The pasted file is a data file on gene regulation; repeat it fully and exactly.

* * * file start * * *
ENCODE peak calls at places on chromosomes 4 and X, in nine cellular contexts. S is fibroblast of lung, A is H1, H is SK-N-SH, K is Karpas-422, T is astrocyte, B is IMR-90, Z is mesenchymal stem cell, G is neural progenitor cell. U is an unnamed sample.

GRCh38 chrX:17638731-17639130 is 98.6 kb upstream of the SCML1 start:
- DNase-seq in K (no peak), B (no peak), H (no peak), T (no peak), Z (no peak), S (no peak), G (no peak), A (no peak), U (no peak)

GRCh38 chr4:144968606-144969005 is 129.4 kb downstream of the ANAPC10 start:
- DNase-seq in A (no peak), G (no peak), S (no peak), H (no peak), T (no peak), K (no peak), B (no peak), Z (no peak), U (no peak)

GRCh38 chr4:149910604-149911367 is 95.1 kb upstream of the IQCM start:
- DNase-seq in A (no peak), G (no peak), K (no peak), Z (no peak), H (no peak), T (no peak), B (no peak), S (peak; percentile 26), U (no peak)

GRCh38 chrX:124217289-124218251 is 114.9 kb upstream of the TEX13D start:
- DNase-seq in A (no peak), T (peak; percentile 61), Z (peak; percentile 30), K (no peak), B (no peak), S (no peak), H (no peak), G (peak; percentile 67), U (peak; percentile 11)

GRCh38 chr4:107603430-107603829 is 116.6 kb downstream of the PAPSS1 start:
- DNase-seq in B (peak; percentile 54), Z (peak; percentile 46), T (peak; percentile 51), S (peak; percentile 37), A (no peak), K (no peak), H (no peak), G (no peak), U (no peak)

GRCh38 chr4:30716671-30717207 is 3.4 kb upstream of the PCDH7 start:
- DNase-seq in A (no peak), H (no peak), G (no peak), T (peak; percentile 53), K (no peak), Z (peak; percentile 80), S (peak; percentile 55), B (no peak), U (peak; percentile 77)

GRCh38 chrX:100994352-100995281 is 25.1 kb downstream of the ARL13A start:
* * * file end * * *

ENCODE peak calls at places on chromosomes 4 and X, in nine cellular contexts. S is fibroblast of lung, A is H1, H is SK-N-SH, K is Karpas-422, T is astrocyte, B is IMR-90, Z is mesenchymal stem cell, G is neural progenitor cell. U is an unnamed sample.

GRCh38 chrX:17638731-17639130 is 98.6 kb upstream of the SCML1 start:
- DNase-seq in K (no peak), B (no peak), H (no peak), T (no peak), Z (no peak), S (no peak), G (no peak), A (no peak), U (no peak)

GRCh38 chr4:144968606-144969005 is 129.4 kb downstream of the ANAPC10 start:
- DNase-seq in A (no peak), G (no peak), S (no peak), H (no peak), T (no peak), K (no peak), B (no peak), Z (no peak), U (no peak)

GRCh38 chr4:149910604-149911367 is 95.1 kb upstream of the IQCM start:
- DNase-seq in A (no peak), G (no peak), K (no peak), Z (no peak), H (no peak), T (no peak), B (no peak), S (peak; percentile 26), U (no peak)

GRCh38 chrX:124217289-124218251 is 114.9 kb upstream of the TEX13D start:
- DNase-seq in A (no peak), T (peak; percentile 61), Z (peak; percentile 30), K (no peak), B (no peak), S (no peak), H (no peak), G (peak; percentile 67), U (peak; percentile 11)

GRCh38 chr4:107603430-107603829 is 116.6 kb downstream of the PAPSS1 start:
- DNase-seq in B (peak; percentile 54), Z (peak; percentile 46), T (peak; percentile 51), S (peak; percentile 37), A (no peak), K (no peak), H (no peak), G (no peak), U (no peak)

GRCh38 chr4:30716671-30717207 is 3.4 kb upstream of the PCDH7 start:
- DNase-seq in A (no peak), H (no peak), G (no peak), T (peak; percentile 53), K (no peak), Z (peak; percentile 80), S (peak; percentile 55), B (no peak), U (peak; percentile 77)

GRCh38 chrX:100994352-100995281 is 25.1 kb downstream of the ARL13A start: